Iranian Foreign Minister Manouchehr Mottaki says Tehran’s “overall” ties with its long-time energy partner, Russia, are “positive,” despite recent disagreements.
In the past few weeks, Iranian officials have sharply criticized the Kremlin’s “Yes” vote to the UN Security Council sanctions resolution against Iran, as well as Moscow’s decision to scarp a deal to deliver the S-300 missile defense system.
Iran’s top diplomat told a press conference on Tuesday that if the scope of bilateral agreements is above 50 percent between the two countries, the ties are deemed as “positive.”
He added that while Iran and Russia had significant ties in various areas, Moscow must be “wise and careful” with regards to the current stage of affairs, “as it is of importance for Russia to maintain these relations.”
“We have some criticism regarding Russian foreign policy, which we will duly announce,” IRIB quoted Mottaki as saying.
Asked about Moscow’s decision to renege on the S-300 delivery, Mottaki stressed that the deal was part of the Iran-Russia ties and said that Tehran would choose a course of action based on the other party’s decision.
The minister touched upon Russia’s reaction to the US unilateral sanctions and a similar agreement reached by the European Union.
“The Russians asked us whether to voice opposition [to the unilateral sanctions adopted by the US and the EU] and we responded that…you (Russians) should warn them (the West) that if they insist on their unilateral decisions, we (Iran) will stop cooperating with them.”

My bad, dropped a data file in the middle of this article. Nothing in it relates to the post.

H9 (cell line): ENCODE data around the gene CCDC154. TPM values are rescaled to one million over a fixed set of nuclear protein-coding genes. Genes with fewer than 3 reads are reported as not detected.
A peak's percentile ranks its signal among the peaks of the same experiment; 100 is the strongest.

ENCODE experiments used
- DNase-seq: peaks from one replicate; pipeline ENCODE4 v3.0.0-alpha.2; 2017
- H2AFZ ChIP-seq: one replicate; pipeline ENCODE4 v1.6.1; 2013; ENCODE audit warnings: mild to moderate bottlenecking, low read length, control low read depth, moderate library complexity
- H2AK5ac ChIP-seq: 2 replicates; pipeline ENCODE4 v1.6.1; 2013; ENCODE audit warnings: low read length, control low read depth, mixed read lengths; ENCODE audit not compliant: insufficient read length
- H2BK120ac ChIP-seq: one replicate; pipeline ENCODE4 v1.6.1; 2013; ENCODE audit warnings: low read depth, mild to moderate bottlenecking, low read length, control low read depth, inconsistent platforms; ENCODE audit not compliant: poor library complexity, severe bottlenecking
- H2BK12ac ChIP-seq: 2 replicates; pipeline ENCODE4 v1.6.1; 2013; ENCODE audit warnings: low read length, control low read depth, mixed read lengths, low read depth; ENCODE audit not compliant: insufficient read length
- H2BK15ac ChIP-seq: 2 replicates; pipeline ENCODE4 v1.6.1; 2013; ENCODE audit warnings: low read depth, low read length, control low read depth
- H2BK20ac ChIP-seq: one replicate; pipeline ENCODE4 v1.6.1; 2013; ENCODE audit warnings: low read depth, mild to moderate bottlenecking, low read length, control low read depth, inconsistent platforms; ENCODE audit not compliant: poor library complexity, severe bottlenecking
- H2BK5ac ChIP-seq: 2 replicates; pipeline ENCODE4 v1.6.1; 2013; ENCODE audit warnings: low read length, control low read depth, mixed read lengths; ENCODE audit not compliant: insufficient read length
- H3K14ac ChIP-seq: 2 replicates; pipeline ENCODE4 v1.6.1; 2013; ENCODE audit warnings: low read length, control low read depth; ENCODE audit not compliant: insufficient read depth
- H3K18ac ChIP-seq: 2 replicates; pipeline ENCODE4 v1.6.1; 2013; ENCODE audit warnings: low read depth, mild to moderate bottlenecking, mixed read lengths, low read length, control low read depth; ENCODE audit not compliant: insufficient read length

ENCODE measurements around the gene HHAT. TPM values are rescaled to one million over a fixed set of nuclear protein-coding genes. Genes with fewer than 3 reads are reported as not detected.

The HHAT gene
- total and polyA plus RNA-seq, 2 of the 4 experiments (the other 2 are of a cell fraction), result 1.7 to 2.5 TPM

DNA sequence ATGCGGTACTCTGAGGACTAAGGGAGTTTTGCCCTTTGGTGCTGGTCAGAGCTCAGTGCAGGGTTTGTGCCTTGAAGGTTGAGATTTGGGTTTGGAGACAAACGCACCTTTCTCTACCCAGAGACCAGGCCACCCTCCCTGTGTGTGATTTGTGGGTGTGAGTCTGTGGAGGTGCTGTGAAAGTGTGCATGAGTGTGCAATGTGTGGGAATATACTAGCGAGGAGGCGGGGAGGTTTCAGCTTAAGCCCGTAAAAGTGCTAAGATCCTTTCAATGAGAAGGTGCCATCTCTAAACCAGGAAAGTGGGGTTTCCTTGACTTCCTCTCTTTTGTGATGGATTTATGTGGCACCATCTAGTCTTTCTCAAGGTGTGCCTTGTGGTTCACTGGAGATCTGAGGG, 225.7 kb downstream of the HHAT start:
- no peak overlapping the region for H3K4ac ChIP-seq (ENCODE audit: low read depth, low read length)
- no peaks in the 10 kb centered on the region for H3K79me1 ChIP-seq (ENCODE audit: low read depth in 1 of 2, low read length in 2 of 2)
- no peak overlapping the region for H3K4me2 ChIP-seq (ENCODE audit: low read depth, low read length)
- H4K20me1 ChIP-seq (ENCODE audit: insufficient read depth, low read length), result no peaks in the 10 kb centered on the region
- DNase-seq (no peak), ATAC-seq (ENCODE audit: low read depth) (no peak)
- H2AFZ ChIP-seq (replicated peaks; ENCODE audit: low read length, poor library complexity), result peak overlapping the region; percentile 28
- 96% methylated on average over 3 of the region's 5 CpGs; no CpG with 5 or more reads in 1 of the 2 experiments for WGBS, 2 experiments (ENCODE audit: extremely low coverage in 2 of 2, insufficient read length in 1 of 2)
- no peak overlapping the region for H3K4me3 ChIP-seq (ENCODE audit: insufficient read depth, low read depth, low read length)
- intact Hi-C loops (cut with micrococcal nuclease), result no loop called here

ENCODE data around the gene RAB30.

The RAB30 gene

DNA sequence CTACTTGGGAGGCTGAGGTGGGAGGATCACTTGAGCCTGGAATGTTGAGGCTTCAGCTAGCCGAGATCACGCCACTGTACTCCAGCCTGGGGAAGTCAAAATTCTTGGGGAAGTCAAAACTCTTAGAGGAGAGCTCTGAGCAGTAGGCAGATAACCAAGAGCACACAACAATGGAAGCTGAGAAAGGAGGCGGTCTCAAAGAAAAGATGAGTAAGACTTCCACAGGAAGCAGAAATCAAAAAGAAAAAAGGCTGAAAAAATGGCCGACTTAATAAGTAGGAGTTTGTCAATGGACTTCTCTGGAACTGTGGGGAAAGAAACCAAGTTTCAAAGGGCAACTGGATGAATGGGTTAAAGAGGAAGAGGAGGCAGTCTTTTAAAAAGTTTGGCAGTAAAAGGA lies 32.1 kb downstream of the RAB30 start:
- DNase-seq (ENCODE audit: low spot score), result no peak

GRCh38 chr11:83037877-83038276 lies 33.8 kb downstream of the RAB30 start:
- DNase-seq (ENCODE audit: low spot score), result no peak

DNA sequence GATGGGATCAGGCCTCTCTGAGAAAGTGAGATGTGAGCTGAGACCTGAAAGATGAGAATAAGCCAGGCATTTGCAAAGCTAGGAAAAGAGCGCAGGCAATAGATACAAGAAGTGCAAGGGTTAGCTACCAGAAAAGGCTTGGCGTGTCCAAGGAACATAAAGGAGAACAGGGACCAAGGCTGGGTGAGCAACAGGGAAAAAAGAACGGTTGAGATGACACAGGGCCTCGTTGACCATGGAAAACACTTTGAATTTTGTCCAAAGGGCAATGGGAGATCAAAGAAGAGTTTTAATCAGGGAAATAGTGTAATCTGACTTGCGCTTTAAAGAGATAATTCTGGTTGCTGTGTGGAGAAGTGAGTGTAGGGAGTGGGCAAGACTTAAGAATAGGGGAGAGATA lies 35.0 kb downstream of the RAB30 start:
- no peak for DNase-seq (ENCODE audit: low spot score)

Russia has slammed the EU sanction as unwise, and has expressed “disappointment” in the bloc for ignoring its earlier warnings that the imposition of unilateral restrictions on a country that already faces UNSC sanctions is illegal as it would be bypassing the Security Council’s decisions.
“We do not support them. We think they are totally wrong in substance and in tactics,” Russian ambassador to the EU, Vladimir Chizhov, told reporters in Brussels on Friday.
Tehran says it expected Russia — which helped build its Bushehr nuclear plant — to have endorsed efforts aimed at finding a diplomatic solution to the standoff over Iran’s nuclear program.
Iran, Turkey and Brazil issued a joint nuclear fuel swap declaration on May 17, under which Tehran agreed to exchange 1,200 of its low-enriched uranium on Turkish soil with fuel for a medical research reactor.
The US and its European allies cold-shouldered the declaration, with Washington convincing all veto-wielding permanent members of the UNSC to join its sanctions campaign.